While there is no doubting the shock value of The Vortex, the play that put Noel Coward on the map, when it was first produced in 1924, today it seems merely quaint, overwrought and a bit stilted.
David Dawson (Nicky Lancaster) and Sophie Rundle (Bunty Mainwaring) in The Vortex at the Rose Theatre, Kingston Photo: Tristram Kenton
His account of a troubled mother-son relationship begins as a light comedy, all idle chit-chat and brittle one-liners, before descending into something much darker and melodramatic.
The son, Nicky, a cocaine-taking musician studying in Paris, has come home to find his flighty, self-indulgent mother embroiled in a very public affair with a man half her age, under the nose of her kindly, strait-laced husband.
The passage of real time has robbed things like cocaine-taking and casual infidelity of their shock value, so when Nicky produces a stash of white powder to prove to his neglectful mother how desperate he has become, the audience scarcely bats a collective eyelid.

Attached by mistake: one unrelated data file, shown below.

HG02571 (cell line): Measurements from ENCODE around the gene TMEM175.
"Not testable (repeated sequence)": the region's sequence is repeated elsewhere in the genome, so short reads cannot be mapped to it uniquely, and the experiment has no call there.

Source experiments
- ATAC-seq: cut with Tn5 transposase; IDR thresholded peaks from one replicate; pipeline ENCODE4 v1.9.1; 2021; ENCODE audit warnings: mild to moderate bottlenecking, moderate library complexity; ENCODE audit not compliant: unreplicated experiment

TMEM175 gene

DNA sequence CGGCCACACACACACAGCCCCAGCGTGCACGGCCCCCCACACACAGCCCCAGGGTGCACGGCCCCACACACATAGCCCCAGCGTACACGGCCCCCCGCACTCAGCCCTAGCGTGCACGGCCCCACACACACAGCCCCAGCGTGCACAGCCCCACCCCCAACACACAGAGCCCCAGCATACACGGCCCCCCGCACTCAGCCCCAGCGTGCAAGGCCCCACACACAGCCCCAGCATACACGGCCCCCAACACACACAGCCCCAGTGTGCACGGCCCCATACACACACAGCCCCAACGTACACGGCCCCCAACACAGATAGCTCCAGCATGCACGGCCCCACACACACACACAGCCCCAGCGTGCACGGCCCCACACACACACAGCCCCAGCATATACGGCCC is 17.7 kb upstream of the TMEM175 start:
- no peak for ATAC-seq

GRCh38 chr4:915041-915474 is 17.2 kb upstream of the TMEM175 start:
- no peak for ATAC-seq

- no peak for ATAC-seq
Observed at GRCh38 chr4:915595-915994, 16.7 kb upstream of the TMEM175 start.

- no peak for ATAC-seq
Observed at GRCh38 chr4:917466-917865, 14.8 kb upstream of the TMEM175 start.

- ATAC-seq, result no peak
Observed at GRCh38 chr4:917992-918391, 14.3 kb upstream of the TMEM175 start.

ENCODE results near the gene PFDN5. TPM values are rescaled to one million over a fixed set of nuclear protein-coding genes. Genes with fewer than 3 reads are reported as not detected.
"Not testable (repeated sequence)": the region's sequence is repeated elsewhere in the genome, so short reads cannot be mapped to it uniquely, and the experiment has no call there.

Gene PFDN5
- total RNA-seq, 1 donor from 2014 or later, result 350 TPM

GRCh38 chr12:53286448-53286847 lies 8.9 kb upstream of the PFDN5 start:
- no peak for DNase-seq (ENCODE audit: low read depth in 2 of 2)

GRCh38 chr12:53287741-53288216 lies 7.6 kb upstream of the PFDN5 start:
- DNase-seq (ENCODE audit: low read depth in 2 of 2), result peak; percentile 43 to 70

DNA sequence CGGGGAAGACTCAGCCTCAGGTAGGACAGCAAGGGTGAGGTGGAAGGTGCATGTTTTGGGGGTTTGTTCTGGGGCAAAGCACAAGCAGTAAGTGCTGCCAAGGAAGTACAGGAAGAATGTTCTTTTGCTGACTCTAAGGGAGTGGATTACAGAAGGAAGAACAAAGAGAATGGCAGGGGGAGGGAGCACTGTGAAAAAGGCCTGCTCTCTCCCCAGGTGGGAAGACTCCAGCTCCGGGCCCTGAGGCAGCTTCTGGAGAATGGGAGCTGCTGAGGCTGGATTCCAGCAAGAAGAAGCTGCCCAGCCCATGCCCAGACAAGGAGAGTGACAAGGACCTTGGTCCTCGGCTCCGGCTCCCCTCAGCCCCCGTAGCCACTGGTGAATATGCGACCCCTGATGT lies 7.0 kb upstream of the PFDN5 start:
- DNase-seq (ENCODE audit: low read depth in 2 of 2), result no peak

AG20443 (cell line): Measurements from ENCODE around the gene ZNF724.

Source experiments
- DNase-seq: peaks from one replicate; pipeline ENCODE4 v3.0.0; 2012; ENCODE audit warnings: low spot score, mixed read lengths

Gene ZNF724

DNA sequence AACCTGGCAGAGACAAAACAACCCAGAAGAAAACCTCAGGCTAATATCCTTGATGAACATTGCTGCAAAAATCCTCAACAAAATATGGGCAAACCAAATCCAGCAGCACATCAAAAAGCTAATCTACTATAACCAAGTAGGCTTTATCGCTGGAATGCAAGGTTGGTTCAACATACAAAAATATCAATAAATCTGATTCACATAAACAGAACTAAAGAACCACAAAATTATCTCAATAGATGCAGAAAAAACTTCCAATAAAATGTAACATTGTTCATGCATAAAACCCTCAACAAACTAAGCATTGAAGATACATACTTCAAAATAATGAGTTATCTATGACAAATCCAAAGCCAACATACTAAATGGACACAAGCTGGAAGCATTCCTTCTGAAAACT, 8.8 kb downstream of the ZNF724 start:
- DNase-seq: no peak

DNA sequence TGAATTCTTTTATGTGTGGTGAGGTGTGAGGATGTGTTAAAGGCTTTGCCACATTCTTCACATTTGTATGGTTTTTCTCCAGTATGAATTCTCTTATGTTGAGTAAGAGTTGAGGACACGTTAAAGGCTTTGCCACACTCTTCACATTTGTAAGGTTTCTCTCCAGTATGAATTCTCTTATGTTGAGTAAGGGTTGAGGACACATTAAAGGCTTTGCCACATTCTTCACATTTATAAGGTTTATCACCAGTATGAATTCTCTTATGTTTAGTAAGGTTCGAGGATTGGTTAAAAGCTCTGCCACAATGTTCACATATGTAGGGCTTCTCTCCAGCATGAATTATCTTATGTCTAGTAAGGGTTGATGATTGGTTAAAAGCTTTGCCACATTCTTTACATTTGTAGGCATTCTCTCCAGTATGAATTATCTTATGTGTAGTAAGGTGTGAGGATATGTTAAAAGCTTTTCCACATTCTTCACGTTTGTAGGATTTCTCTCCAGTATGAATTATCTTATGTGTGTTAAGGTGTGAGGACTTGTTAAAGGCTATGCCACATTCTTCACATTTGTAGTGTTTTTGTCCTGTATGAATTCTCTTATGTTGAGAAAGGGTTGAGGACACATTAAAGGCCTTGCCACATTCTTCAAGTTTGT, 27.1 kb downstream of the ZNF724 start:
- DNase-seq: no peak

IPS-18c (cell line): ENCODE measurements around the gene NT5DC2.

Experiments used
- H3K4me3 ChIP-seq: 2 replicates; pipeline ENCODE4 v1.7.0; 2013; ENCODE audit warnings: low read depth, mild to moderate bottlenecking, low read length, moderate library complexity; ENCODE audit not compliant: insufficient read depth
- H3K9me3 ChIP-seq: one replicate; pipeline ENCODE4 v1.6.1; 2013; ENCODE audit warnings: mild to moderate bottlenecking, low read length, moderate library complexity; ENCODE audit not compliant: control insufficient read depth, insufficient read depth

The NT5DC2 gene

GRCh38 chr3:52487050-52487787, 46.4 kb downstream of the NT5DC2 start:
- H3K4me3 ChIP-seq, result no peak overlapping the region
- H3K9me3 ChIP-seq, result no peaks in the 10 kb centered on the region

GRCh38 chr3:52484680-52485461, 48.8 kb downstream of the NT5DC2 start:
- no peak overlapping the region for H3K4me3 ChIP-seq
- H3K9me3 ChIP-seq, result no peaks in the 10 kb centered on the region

Stephen Unwin’s revival is nevertheless watchable and stylish, with some nice period touches, helped by Fin Walker’s dance arrangements and Olly Fox’s music choices.
One of the play’s deficiencies is the young Coward’s failure to flesh out his subsidiary characters, so you get talented players like James Dreyfus, Helen Atkinson Wood and William Chubb with very little to work with.
All eyes are on Kerry Fox’s insufferable poseur of a mother, whom she bravely makes no attempt to sugar-coat, and David Dawson’s super-charged Nicky, a performance bristling with nervous energy and manic intensity.